What is an Addiction?
An addiction is a repetitive or compulsive behaviour that people use to regulate and manage their emotions. These can be emotions we are aware of or they can be subconscious. Addictions can be anything from drugs, gambling and alcohol to shopping, the internet and gaming amongst others. Most addictions have a detrimental effect in terms of physical, mental and financial health.
The addiction calms, soothes and distracts us from our internal world and can often be a symptom of childhood dysfunction. They often develop as coping mechanisms.
How do Addictions Work?
Addictions often serve to regulate the nervous system in some people who have experienced trauma. Their nervous systems have been affected by and adapted to the long-term trauma and they may have developed Complex PTSD. This means they have what is known as a narrow window of tolerance. This is the mental space in which a person can function without things becoming overwhelming for them. If someone has a narrow window then they will easily become overwhelmed by events and this can cause them to become either hyperaroused (this is the fight or flight response and results in hypervigilance or anxiousness amongst other effects) or hypoaroused (this is the freeze or submit response and results in numbness or depression amongst other effects).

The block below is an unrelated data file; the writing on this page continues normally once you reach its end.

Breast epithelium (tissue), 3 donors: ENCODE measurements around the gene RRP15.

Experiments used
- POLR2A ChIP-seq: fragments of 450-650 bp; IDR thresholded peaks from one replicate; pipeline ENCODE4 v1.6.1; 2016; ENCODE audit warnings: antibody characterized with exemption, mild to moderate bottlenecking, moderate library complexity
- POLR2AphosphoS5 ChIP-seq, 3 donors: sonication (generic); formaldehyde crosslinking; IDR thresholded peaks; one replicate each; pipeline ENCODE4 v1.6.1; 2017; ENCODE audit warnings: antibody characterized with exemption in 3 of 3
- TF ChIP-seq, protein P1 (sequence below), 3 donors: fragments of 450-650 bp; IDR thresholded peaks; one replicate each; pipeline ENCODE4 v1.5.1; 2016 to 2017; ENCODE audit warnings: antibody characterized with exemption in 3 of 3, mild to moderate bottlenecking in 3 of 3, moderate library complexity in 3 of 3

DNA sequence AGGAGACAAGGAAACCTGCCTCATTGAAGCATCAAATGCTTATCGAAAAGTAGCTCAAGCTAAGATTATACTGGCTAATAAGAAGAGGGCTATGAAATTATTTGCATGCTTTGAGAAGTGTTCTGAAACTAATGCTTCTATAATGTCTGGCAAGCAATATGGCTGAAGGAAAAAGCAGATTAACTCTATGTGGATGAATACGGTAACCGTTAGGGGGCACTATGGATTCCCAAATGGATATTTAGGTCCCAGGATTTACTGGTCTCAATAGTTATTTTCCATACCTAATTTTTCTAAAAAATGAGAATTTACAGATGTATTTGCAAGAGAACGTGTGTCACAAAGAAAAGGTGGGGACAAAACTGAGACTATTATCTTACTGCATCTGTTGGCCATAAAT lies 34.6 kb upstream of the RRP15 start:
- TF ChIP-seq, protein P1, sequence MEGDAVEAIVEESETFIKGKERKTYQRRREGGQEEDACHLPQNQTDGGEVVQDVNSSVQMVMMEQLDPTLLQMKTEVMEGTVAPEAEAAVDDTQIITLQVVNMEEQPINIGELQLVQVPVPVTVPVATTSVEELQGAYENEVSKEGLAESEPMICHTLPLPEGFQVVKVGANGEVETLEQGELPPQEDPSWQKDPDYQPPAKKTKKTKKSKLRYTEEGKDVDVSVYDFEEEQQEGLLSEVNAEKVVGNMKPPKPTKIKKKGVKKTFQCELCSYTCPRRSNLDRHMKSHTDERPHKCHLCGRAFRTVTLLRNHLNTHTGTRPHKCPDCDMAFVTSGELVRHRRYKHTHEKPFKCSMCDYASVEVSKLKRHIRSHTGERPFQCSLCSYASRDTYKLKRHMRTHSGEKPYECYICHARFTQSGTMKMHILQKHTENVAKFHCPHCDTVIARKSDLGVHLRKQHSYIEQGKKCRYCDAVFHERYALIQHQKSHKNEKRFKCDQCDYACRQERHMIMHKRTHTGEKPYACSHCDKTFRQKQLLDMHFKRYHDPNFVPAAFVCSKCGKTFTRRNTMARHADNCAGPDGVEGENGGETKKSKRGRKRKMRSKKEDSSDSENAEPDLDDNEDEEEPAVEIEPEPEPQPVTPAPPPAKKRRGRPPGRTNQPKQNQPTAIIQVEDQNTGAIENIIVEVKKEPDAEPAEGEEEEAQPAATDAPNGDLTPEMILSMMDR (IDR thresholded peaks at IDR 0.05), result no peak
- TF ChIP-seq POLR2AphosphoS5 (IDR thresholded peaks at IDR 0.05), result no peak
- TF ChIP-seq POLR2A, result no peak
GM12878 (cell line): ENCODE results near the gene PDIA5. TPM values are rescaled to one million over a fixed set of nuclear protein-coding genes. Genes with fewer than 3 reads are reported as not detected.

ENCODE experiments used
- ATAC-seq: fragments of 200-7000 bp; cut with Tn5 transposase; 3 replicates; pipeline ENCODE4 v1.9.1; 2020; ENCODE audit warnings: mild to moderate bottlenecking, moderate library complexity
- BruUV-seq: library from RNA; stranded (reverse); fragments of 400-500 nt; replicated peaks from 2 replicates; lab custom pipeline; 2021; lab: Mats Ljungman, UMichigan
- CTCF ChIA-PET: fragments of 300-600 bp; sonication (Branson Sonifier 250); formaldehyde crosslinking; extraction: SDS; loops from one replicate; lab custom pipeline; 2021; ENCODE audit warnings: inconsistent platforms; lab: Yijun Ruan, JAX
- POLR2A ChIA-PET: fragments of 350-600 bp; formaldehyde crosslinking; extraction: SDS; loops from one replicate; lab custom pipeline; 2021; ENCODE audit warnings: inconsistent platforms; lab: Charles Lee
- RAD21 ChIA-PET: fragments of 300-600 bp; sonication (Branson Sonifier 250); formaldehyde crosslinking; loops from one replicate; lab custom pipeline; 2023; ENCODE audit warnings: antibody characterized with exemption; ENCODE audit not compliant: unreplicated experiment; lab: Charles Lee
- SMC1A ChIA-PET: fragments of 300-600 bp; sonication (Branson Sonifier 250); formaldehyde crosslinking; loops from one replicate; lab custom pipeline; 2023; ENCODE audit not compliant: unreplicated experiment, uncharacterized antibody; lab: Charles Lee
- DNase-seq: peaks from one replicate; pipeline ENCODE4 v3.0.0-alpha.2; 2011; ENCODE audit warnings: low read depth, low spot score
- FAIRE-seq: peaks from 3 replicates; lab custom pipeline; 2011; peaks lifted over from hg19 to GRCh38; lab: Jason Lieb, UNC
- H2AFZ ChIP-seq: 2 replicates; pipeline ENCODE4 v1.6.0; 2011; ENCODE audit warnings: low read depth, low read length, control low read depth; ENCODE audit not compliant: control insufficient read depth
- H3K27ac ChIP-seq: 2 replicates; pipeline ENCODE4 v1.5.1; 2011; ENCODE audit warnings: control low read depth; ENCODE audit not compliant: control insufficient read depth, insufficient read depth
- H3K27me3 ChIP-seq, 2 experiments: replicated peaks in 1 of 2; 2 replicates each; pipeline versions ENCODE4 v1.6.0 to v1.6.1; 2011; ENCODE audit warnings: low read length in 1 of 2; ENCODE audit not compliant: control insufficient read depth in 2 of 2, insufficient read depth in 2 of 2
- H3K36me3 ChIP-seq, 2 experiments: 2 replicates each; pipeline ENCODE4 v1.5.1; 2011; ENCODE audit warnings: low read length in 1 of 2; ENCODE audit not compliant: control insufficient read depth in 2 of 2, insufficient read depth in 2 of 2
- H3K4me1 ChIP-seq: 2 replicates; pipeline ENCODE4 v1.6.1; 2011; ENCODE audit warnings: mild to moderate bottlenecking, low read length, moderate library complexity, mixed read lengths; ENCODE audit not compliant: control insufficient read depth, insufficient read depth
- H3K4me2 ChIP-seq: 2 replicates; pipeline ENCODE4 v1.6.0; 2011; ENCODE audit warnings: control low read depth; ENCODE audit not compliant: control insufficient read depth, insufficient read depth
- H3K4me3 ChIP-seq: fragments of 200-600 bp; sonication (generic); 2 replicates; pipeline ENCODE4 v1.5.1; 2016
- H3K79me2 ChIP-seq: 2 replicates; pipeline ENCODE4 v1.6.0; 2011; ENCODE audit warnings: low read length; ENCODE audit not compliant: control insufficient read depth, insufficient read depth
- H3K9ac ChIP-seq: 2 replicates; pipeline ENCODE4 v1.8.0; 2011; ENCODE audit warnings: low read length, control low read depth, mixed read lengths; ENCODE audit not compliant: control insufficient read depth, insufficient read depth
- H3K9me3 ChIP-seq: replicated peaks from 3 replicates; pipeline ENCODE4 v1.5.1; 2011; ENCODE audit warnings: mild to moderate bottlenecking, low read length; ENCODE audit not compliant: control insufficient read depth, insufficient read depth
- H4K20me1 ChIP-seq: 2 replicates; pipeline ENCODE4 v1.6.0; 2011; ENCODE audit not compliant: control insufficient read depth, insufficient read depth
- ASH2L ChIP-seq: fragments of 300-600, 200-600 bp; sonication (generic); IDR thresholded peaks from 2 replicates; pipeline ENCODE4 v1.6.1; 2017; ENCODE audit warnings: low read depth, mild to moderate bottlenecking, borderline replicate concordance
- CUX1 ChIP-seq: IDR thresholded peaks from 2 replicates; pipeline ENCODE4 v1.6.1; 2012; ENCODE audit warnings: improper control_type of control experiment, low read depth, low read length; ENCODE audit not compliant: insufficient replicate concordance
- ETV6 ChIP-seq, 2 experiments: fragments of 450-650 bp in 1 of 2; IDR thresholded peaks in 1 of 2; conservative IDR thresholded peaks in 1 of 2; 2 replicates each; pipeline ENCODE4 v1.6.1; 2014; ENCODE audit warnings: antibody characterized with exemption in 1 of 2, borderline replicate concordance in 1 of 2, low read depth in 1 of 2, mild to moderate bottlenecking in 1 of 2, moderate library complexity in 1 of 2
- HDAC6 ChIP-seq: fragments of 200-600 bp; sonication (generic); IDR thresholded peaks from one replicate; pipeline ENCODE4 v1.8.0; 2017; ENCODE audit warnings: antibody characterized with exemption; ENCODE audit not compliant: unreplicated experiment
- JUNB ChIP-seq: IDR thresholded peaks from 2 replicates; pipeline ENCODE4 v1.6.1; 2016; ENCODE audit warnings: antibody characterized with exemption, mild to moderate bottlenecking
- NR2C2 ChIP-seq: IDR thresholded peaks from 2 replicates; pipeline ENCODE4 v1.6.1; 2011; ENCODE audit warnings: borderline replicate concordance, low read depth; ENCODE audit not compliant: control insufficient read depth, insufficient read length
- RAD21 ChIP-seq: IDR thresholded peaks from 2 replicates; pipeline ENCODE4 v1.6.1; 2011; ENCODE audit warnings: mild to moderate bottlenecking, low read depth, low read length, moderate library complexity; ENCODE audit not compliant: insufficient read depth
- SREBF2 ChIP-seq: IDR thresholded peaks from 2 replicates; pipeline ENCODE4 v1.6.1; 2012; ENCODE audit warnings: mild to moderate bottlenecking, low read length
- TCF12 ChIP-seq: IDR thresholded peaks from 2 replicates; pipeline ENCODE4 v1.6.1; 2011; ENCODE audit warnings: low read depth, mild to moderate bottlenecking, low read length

The brain works together with the nervous system to run an elaborate system of defence mechanisms which are triggered by events in the environment to alert the person to possible danger. Much of the time this can take place without the person having much conscious awareness.
An addiction can help a person to manage their nervous system by creating a sense of calm or arousal with uppers (such as cocaine and methamphetamine) and downers (such as alcohol and marijuana) according to the needs of the person at the time.
Addictions are used to manage the after effects of trauma and also help the individual to deal with their emotional pain as they work as an anaesthetic/distraction.
When a behaviour is detrimental to us in terms of our health, finances or relationships it is beneficial for us to explore the roots of the behaviour and come to understand it so that it can be resolved.
Counselling can help us to do this.